Mr. P.’s Opus

Fresh out of the wild blue yonder, the WWII combat pilot touched down in the small East Alabama town to continue serving his country, now as a high-school physics teacher. However, his vision of guiding young minds toward careers in science and technology began to lose its luster before year’s end. Mr. P, as he was affectionately known to his students, packed up his slide rule and left B.R.H.S only after this new high school had sent its first graduates to follow their dreams.

Most of my classmates in that 1951 senior class had their own visions to pursue. The Korean War draft claimed many young men, and marriage plans dominated the thoughts of the young women. A handful of the remaining few applied for college.

Six decades after high-school graduation, sipping coffee before the Sunday morning church service, I hear a familiar name in the conversation behind me. I turn and approach the gentleman. “Are you Mr. Ponder, my high-school science teacher?” He chuckles. “I am Norman Ponder, and who are you?” 

So, he is indeed my Mr. P. I scan his face, the crisp features now fleshed out and mellowed by age, the strawberry-blond crew cut now a swirling sea of gray waves. As we talk, the twinkle in his eye confirms that the keen sense of humor, his love of a good story, have not faded, nor has our long-ago connection.

As we migrate from the church parlor to a middle row pew, the organist’s prelude cuts short our initial reunion. Subsequent “reunion” conversations ensue and the half-century long hiatus in our relationship gradually closes. Mr. P. confesses that his dream of a teaching career had ended in disillusionment after that first year at B.R.H.S. His meager salary was insufficient to support a growing family, so he had explored several other careers, finally finding his niche in a public utility’s real estate department.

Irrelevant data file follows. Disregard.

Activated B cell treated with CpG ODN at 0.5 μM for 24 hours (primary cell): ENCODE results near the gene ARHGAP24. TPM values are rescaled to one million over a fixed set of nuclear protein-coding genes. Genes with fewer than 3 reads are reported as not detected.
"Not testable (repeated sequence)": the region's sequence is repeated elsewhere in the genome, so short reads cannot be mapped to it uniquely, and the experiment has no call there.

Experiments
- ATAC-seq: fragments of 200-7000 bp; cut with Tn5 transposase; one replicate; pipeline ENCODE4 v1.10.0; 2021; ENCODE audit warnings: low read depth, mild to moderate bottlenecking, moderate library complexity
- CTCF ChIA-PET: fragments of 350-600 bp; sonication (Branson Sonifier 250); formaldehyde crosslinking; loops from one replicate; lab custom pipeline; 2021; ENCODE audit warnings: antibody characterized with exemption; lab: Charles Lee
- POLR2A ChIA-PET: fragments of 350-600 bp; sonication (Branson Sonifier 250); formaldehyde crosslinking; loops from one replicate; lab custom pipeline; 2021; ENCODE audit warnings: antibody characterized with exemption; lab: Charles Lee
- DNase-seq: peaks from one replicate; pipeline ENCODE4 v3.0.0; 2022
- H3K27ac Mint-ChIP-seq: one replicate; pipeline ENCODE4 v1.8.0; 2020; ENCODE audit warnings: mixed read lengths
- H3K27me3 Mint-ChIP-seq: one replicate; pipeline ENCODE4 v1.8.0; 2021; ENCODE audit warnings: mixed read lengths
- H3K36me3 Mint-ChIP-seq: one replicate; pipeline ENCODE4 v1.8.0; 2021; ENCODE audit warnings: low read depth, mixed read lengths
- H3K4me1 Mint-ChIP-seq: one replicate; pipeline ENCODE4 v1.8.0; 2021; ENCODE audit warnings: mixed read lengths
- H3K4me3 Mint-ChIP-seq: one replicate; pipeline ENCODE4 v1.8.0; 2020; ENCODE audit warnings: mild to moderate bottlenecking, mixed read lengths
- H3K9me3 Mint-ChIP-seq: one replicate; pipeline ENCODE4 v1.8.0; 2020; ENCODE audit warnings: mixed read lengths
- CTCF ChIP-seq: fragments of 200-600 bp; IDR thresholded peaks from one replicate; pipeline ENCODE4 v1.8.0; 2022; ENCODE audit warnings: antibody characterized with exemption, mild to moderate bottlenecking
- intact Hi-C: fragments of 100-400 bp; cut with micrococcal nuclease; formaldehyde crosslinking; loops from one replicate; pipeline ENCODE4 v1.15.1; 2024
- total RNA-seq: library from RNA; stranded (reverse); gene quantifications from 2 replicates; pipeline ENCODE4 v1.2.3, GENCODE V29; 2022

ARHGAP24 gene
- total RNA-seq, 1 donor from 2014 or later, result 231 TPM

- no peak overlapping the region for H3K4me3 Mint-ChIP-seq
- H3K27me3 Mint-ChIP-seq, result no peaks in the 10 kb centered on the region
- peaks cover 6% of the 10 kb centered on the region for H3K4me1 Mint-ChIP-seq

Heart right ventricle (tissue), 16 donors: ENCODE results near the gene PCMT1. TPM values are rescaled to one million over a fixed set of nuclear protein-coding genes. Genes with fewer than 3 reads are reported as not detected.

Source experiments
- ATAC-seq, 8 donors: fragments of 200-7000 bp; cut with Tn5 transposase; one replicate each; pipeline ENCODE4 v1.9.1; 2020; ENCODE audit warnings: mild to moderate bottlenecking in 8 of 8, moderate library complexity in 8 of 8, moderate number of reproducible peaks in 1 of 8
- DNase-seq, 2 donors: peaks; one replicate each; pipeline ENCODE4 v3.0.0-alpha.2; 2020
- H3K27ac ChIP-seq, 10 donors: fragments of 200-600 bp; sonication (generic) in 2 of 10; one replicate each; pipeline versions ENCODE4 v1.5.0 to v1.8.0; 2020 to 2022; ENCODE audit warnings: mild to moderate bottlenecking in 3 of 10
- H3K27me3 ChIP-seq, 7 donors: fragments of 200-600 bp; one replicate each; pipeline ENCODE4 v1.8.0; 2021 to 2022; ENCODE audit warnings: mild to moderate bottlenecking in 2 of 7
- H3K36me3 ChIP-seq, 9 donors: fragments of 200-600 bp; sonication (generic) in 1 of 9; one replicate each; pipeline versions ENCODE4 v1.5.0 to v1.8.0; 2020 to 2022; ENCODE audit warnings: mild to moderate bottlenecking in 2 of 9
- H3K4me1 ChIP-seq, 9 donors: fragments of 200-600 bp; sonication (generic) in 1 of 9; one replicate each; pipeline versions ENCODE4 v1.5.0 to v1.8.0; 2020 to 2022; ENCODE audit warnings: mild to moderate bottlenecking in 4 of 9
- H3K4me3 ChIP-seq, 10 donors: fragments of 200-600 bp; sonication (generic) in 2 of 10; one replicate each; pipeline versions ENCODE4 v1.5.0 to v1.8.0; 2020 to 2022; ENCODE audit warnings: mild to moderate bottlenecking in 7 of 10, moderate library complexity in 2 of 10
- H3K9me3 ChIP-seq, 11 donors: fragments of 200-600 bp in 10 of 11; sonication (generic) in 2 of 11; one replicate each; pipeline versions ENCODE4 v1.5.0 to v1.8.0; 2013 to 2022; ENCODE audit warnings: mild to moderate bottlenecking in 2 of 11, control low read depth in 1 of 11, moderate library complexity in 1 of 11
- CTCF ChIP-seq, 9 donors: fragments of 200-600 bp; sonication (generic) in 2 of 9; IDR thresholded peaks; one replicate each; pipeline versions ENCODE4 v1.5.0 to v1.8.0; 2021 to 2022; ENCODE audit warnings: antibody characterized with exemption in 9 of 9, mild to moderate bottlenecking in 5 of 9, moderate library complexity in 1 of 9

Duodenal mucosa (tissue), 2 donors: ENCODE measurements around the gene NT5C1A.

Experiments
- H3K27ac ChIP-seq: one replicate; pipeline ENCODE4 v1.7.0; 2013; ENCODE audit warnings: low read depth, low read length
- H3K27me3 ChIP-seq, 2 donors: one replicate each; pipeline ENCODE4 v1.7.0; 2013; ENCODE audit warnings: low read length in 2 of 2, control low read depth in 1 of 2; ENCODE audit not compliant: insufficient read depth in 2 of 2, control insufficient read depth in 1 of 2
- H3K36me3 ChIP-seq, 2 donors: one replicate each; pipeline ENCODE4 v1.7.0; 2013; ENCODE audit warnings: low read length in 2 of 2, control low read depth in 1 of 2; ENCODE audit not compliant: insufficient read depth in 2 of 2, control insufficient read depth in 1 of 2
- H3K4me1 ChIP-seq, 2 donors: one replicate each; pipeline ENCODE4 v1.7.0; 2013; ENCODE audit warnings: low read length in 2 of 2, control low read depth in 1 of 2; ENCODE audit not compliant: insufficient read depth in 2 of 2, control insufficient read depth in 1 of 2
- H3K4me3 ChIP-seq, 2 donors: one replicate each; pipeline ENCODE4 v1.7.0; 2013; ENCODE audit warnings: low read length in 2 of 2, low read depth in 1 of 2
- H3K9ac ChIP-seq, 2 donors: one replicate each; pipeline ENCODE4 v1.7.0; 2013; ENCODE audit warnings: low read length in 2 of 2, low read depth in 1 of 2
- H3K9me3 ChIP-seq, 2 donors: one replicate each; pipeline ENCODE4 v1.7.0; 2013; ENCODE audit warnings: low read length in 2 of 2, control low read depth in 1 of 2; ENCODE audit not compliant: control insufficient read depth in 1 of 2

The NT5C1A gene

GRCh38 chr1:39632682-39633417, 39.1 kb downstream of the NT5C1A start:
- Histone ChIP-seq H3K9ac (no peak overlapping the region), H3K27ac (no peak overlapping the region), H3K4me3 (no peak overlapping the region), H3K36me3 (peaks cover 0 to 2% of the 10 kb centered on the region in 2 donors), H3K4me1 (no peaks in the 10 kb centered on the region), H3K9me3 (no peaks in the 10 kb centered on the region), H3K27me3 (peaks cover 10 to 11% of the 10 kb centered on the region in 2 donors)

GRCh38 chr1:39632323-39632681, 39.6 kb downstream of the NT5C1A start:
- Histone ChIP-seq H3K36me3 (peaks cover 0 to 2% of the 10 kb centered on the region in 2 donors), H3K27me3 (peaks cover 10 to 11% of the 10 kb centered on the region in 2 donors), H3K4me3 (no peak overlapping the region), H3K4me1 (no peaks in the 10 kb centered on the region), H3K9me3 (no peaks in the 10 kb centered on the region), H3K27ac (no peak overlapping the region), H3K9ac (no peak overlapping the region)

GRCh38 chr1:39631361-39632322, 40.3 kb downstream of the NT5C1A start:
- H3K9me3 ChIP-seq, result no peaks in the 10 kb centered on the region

Lt. Col. Norman Ponder’s service as a C-47 pilot in the WWII Pacific Theatre led him into a hobby of constructing experimental aircraft and military scale models. He built and donated a replica of the battleship USS Alabama, now on display at Battleship Memorial Park in Mobile. He presently serves on the advisory board and as a volunteer at the Southern Museum of Flight in Birmingham, where two of his scale models are on display: the aircraft carrier USS Enterprise and the cruiser USS Birmingham.

Although Mr. P. left the teaching profession almost sixty years ago, his creativity and dedication to documenting authentic history continue to enrich the experiences of the public, especially students who study the displays of his models and listen to his stories.

Norman Ponder typifies the many Alabamians who integrate contributions to the humanities within their work-day lives. Whatever occupation one chooses, there dwells a bit of creativity and a yearning to serve humanity that surges within each soul and demands release. The Alabama Humanities Foundation strives to provide opportunities for citizens to develop and share the fruits of their creativity.

Written by: Bob W.